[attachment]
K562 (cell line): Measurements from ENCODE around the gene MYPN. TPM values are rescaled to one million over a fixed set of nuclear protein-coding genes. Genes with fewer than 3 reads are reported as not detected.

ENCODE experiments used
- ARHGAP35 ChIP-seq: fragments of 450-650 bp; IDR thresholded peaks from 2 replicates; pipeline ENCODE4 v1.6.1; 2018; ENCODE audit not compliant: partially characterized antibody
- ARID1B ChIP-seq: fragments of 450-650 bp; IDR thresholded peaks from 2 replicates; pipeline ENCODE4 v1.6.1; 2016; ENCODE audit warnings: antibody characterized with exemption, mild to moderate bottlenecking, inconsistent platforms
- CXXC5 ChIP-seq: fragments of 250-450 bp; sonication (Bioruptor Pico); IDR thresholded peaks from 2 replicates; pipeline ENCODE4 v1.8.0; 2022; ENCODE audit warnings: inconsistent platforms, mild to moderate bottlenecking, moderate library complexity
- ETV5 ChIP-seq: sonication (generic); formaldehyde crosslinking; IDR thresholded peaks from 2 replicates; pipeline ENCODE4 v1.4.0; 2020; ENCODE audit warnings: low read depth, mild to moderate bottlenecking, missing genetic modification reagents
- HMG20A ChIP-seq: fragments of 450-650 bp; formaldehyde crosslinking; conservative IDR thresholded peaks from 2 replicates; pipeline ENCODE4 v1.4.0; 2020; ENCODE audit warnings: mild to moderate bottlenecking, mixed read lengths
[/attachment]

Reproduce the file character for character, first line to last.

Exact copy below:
K562 (cell line): Measurements from ENCODE around the gene MYPN. TPM values are rescaled to one million over a fixed set of nuclear protein-coding genes. Genes with fewer than 3 reads are reported as not detected.

ENCODE experiments used
- ARHGAP35 ChIP-seq: fragments of 450-650 bp; IDR thresholded peaks from 2 replicates; pipeline ENCODE4 v1.6.1; 2018; ENCODE audit not compliant: partially characterized antibody
- ARID1B ChIP-seq: fragments of 450-650 bp; IDR thresholded peaks from 2 replicates; pipeline ENCODE4 v1.6.1; 2016; ENCODE audit warnings: antibody characterized with exemption, mild to moderate bottlenecking, inconsistent platforms
- CXXC5 ChIP-seq: fragments of 250-450 bp; sonication (Bioruptor Pico); IDR thresholded peaks from 2 replicates; pipeline ENCODE4 v1.8.0; 2022; ENCODE audit warnings: inconsistent platforms, mild to moderate bottlenecking, moderate library complexity
- ETV5 ChIP-seq: sonication (generic); formaldehyde crosslinking; IDR thresholded peaks from 2 replicates; pipeline ENCODE4 v1.4.0; 2020; ENCODE audit warnings: low read depth, mild to moderate bottlenecking, missing genetic modification reagents
- HMG20A ChIP-seq: fragments of 450-650 bp; formaldehyde crosslinking; conservative IDR thresholded peaks from 2 replicates; pipeline ENCODE4 v1.4.0; 2020; ENCODE audit warnings: mild to moderate bottlenecking, mixed read lengths